Power-Agile Computing and ThermalPlan

Power-Agile Computing and ThermalPlan
Battery-powered devices are trapped by trends. Better performance requires more power, battery technologies are improving slowly, and users want their devices to last as long as they do today or longer. A way to escape this trap is to design energy proportional devices leveraging power-proportional hardware architectures that deliver good performance when needed and consume little power when idle. Design of energy proportional devices is hampered by the abstraction of application, operating system and hardware component designs from each other. The goal of power-agile computing project is to come up with new definitions and algorithms to guide hardware software co-design process. In the process, we define energy proportionality formally and introduce the concept of power agility. We come up with cross-layer interfaces; application and operating system layers, and operating system and hardware layers. We are working towards using these interfaces to tune individual hardware components power settings in order to achieve overall system energy proportionality.Because most device components are tuned to operate efficiently within a narrow power-performance range, we expect future power-proportional architectures to be increasingly heterogeneous: featuring multiple different processors, memory banks, storage devices and radios, each component embodying a particular power-performance tradeoff. Heterogeneity will produce a single device that can morph into many others: phones that can sprint like a laptop and sleep like a sensor node.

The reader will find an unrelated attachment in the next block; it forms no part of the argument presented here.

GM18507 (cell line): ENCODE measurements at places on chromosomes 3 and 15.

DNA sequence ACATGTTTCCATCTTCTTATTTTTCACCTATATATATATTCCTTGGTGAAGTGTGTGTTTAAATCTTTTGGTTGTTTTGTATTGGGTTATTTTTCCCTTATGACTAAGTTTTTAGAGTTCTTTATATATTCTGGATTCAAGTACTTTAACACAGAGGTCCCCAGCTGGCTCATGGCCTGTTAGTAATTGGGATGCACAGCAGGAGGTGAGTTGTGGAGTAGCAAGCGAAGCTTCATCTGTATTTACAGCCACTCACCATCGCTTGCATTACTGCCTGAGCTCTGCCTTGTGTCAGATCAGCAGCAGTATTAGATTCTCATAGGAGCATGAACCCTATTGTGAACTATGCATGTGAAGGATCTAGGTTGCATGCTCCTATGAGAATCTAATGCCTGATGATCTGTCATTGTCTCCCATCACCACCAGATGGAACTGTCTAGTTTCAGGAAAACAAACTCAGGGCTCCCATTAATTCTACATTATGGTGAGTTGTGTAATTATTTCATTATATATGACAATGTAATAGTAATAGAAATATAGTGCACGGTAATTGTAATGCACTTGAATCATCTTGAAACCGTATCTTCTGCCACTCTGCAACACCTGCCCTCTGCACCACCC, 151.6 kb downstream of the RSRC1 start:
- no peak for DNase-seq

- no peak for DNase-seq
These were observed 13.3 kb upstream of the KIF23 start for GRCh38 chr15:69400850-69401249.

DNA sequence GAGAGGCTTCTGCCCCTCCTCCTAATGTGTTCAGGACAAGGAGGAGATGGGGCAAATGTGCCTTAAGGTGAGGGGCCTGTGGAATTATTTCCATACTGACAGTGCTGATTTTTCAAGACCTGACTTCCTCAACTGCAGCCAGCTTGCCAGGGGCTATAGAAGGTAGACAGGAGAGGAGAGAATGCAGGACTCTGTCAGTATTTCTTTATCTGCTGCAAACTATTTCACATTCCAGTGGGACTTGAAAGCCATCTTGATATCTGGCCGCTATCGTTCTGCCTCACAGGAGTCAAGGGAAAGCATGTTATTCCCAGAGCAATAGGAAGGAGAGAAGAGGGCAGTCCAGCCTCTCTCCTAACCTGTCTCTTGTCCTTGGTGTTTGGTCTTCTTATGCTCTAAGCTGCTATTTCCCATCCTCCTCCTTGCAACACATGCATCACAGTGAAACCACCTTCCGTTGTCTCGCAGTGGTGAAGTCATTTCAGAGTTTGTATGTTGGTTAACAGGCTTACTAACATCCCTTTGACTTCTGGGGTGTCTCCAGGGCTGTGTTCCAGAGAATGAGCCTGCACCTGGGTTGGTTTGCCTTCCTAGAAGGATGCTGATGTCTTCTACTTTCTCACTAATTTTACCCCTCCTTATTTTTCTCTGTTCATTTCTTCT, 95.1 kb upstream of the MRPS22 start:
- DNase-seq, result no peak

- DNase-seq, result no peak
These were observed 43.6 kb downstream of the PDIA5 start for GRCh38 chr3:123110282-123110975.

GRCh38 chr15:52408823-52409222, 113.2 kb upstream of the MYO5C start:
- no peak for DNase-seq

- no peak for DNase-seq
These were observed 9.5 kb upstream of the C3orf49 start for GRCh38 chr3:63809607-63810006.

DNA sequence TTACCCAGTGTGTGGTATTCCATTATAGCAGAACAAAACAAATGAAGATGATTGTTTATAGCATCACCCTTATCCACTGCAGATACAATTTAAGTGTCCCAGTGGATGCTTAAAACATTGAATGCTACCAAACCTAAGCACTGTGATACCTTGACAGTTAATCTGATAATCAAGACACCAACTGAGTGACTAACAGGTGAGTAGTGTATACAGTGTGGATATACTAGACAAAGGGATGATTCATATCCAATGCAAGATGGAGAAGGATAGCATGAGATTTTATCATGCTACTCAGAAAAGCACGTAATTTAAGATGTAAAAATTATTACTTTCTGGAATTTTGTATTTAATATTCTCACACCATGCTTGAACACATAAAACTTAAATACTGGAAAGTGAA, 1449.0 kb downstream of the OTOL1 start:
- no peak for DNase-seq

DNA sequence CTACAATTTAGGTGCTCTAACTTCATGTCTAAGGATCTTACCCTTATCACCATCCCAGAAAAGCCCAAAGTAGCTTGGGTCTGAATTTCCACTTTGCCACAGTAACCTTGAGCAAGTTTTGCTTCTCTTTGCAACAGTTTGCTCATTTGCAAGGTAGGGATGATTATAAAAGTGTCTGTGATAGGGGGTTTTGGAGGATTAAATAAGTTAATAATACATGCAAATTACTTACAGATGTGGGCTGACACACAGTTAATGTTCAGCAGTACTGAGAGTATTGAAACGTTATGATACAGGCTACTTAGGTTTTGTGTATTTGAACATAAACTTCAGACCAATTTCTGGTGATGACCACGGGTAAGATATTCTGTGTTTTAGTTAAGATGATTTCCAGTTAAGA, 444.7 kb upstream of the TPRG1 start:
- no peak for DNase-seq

The effect of temperature is exacerbated by the widespread deployment of multi-core smartphones. Mobile multi-core processors can begin to overheat quickly—​within a few seconds—​causing cores to be shut down and work to be lost. We are developing a new framework to manage device temperature at both short, medium, and long timescales, improving battery lifetime and increasing device energy efficiency by maintaining efficient operating temperatures. Details on ThermalPlan are found on the ThermalPlan project page at on the website of our collaborators at Blue.

 

This is a collaboration with the Blue research group at University at Buffalo

Contributors: Geoffrey Challen http://www.cse.buffalo.edu/people/?u=challen

Funding:

“CSR: Medium: Collaborative Research: Architecture and System Support for Power-Agile Computing.” 8/1/2014 – 7/31/2018. $278,836 (Drexel Portion). National Science Foundation (NSF)

Publications:

  • Guru Prasad Srinivasa, Rizwana Begum, Scott Haseley, Mark Hempstead, and Geoffrey Challen, “Separated by Birth: Hidden Differences Between Seemingly-Identical Smartphone CPUs” In Proceedings of the 18th Workshop on Hot Topics in Mobile Computing Systems and Applications (HotMobile’17)[Abstract][PDF]
  • Rizwana Begum, Guru Prasad Srinivasa, Geoffrey Challen, and Mark Hempstead. “Algorithms for CPU and DRAM DVFS Under Inefficiency Constraints.” The 34th IEEE International Conference on Computer Design (ICCD), Oct 2016.
  • Rizwana Begum, Guru Prasad Srinivasa, David Werner, Mark Hempstead and Geoffrey Challen. Energy-Performance Trade-offs on Energy-Constrained Devices with Multi-Component DVFS. Accepted for publication in IEEE International Symposium on Workload Characterization (IISWC), Oct 2015.
  • Rizwana Begum and Mark Hempstead. Power Agility Metrics: Measuring Dynamic Characteristics of Energy Proportionality. Accepted for publication in the International Conference on Computer Design (ICCD). Oct 2015.
  • Rizwana Begum, Mark Hempstead, Guru Prasad, and Geoffery Challen, New Interfaces for Achieving Power Agility on Mobile Devices, HotMobile, Feb 2014
  • Geoffrey Challen, Mark Hempstead. The Case for Power-Agile Computing USENIX Workshop on Hot Topics in Operating Systems (HotOS). Napa, CA., May 2011

 

Figure 1: Example of component proportionality and overall device agility we are striving to achieve.

Figure 2: Power envelopes of all 144 example device component ensemble for a device with two processors, memory, storage and radio components.

Figure 3: Per-component energy breakdown for 77 real smartphones collected in PhoneLab. See also: PhoneLab project website: http://www.phone-lab.org/

Figure 4: Relationship between current, CPI, and CPU utilization.